Concussion Symptoms

Know how to spot the signs of a concussion.

Many athletes come to our concussion clinic and simply say, “I just don’t feel like myself.” Others may have specific complaints, such as headaches or dizziness, both common signs of a concussion.

The team at the Henry Ford Kutcher Clinic for Concussion and Sports Neurology determines what’s affecting you, including any harder-to-detect symptoms. They specialize in identifying the complex physical, cognitive and emotional effects of head injuries. Getting the right concussion care as early as possible is the best way to prevent further injury and long-term damage.

Learn more about our concussion care.

When is a concussion an emergency?

If you see any of the following signs in someone who has sustained a head injury, call 911 immediately:

  • Confusion or disorientation
  • Enlarged or uneven pupils
  • Loss of consciousness
  • Numbness in any part of the body
  • Persistent, worsening headache
  • Repeated vomiting
  • Seizures or convulsions
  • Slurred speech

Do I have a concussion?

There are more than 20 indications of a concussion. If you’re an athlete who sustained an injury, you may notice symptoms yourself. If you’re a parent, coach, teacher, or athletic trainer, you may notice the signs in someone else. Concussion signs and symptoms typically fall into four categories: physical, cognitive, emotional and sleep-related.

  • Physical symptoms

    The physical effects of a concussion are usually the first symptoms to appear after an injury. During our evaluation, we ask you to rate the severity of your symptoms. Tracking your progress on a scale helps us determine when it’s safe for you to return to activities.

    Physical symptoms of concussion may include:

    • Balance problems or dizziness
    • Double or blurry vision
    • Feeling sluggish or groggy
    • Headache or “pressure” in your head
    • Nausea or vomiting (usually right after injury)
    • Sensitivity to light or noise

    It’s also important to remember that you don’t always lose consciousness when you sustain a concussion. Some people do, though most don’t.

  • Cognitive symptoms

    Cognition is our ability to think clearly and remember information. Assessing the cognitive effects of a head injury can help us determine the full extent of neurological damage. We perform a range of neurocognitive tests in our clinic. We also evaluate an athlete’s performance at school or work.

    A concussion may cause problems with:

    • Concentration
    • Memory
    • Problem-solving
    • Thinking clearly
  • Emotional symptoms

    Concussion symptoms aren’t always easy to identify, especially when it comes to the emotional effects. A head injury causes damage to brain cells, including those that control our behavior and mood. Even when an athlete recovers from the physical symptoms of a concussion, the psychological effects can persist.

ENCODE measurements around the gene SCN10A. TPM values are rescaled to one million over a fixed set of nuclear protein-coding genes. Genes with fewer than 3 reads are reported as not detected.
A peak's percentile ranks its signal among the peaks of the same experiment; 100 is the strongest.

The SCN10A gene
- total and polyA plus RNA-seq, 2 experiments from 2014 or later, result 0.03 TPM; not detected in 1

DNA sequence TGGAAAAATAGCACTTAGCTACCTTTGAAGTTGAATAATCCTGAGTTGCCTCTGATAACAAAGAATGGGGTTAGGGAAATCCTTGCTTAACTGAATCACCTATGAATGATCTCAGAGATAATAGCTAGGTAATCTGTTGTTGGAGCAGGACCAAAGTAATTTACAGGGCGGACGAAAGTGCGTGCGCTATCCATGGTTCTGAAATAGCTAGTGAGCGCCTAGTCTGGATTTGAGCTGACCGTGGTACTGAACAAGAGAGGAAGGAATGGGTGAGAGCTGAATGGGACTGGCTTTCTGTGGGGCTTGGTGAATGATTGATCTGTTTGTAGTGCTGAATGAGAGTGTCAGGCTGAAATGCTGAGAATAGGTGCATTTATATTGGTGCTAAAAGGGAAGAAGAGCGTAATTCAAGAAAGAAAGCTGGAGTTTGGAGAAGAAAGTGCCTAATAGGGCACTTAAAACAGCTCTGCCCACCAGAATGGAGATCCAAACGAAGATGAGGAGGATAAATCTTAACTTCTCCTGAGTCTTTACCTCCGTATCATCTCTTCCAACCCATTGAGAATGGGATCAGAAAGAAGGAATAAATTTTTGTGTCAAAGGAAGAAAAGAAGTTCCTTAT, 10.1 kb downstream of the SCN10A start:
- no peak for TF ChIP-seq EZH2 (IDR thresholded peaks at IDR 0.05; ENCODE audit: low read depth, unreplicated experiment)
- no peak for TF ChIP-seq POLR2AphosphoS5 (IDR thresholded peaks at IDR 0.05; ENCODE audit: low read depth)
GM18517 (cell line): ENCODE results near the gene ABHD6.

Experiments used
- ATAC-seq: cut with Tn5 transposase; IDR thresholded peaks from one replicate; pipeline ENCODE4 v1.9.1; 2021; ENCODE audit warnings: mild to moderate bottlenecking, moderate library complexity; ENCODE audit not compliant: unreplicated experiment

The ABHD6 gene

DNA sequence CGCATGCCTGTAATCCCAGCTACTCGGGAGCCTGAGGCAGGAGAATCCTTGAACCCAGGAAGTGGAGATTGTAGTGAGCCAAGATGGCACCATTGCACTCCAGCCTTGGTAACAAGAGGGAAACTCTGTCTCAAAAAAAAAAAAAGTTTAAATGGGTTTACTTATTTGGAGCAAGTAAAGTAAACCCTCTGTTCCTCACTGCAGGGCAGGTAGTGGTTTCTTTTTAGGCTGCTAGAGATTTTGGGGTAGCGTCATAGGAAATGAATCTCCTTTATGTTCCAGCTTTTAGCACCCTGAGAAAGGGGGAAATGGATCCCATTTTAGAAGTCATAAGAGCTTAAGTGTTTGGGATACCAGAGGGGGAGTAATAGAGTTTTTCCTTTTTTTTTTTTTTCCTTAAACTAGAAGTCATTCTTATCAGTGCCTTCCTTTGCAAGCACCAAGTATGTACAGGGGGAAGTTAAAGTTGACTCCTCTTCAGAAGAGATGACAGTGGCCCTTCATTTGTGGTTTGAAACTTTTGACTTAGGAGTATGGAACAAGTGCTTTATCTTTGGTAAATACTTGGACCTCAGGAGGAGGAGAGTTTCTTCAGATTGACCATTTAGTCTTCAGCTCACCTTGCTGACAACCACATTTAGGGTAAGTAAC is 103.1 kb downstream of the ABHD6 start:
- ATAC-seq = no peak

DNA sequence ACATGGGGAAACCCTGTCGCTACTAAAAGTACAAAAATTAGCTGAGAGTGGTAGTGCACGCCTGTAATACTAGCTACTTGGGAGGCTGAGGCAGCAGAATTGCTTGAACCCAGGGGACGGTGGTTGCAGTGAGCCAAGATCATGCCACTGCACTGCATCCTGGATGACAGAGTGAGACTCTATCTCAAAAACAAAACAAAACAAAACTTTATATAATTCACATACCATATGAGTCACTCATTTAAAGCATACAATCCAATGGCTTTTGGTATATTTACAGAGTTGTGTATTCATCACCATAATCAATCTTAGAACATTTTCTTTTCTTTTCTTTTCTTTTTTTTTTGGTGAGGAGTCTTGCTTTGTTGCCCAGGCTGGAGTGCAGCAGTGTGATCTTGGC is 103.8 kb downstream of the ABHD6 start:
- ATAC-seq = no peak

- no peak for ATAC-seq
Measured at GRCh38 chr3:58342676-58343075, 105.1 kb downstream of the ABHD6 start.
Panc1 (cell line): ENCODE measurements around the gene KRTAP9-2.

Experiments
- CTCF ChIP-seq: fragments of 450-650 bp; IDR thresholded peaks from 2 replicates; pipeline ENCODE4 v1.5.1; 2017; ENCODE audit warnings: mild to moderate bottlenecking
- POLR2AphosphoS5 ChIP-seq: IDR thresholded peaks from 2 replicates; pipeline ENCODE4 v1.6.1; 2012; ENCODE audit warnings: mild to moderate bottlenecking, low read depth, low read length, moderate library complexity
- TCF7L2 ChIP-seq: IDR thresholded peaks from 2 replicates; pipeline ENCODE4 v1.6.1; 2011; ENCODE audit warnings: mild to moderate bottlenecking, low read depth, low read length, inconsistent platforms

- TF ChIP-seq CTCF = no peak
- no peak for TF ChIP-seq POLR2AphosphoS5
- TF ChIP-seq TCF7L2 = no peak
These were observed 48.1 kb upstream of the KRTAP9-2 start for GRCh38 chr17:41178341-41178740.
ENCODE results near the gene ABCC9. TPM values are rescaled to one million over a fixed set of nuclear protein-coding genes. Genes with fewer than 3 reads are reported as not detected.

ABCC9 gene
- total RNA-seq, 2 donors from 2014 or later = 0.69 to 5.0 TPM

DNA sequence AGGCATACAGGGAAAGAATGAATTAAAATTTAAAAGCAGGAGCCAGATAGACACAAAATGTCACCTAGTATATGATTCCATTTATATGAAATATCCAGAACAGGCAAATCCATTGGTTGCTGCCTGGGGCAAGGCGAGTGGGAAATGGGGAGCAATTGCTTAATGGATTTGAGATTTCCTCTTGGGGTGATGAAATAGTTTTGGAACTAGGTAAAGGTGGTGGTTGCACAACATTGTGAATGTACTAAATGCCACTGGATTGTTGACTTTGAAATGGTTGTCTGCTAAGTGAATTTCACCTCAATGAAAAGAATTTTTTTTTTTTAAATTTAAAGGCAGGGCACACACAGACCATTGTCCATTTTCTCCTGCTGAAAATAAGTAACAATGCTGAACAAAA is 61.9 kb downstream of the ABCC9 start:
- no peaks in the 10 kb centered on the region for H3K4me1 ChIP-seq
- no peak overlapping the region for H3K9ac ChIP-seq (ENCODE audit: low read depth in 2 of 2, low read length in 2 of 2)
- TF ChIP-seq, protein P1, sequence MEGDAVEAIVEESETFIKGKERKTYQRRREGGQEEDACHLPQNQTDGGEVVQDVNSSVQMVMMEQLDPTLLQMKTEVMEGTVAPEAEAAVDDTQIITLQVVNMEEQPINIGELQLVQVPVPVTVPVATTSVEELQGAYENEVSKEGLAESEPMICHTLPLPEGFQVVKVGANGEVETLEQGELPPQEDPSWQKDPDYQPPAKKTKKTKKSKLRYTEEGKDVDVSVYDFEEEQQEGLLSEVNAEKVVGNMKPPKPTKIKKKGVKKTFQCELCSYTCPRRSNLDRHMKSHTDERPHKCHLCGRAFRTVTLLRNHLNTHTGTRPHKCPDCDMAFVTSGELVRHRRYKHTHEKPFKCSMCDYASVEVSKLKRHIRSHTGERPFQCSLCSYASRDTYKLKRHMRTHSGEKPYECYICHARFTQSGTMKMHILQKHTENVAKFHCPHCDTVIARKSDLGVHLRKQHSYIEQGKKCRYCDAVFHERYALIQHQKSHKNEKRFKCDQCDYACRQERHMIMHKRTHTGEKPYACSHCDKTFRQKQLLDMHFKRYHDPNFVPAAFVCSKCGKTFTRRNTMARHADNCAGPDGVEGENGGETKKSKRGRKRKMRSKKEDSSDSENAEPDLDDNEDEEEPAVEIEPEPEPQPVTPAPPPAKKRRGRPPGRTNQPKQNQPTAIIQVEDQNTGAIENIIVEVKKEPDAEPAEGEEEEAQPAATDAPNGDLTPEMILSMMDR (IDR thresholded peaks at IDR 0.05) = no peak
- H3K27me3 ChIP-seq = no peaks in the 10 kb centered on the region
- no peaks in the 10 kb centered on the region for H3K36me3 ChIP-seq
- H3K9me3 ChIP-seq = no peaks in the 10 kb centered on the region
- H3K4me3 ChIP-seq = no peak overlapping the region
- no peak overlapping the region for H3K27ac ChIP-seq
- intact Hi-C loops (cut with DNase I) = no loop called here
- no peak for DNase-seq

Emotional and psychological symptoms of concussion may include:

    • Anxiety
    • Depression
    • Irritability
    • Sadness
  • Sleep issues

    When you have a concussion, your brain needs a break. But it’s hard to rest when your normal sleep patterns are disturbed. Even a mild traumatic brain injury can damage nerves that help control our circadian rhythm, or our internal sleep-wake cycle.

    Many people who sustain a head injury report that they experience:

    • Breathing disruptions during sleep (sleep apnea)
    • Difficulty falling asleep
    • Sleeping less than usual (insomnia)
    • Sleeping more than usual (hypersomnia)

Post-concussion syndrome and long-term concussion effects

Post-concussion syndrome occurs when symptoms last for weeks or months after a head injury. Even with proper rest and the right treatment, the neurological effects of brain trauma persist. Headaches, dizziness and insomnia are the most common indicators of post-concussion syndrome.

Some people also experience even longer-term effects from concussions. Decades after a sports injury, fall or car accident, symptoms such as migraine headaches, memory loss and concentration problems can continue.

Chronic traumatic encephalopathy (CTE) is a neurodegenerative disease caused by repeated hits to the head. CTE changes the structure of the brain and brain tissue. The condition usually affects former athletes or military veterans. Symptoms can include behavioral issues, depression and, eventually, dementia.

Watch Dr. Jeffrey Kutcher discuss the differences between a concussion and CTE.

Our care for continued brain trauma needs

Whether you’re dealing with post-concussion syndrome or the long-term effects of concussion, such as CTE, it’s never too late to get treatment. Our concussion specialists can design a treatment plan tailored to your symptoms. Treatments may include working with our neurologist, seeing a neuropsychologist or undergoing some form of cognitive rehabilitation.

Learn more about our sports neurology clinic.

Connect with a Concussion Specialist

Request an appointment online or call us at (313) 651-1969.


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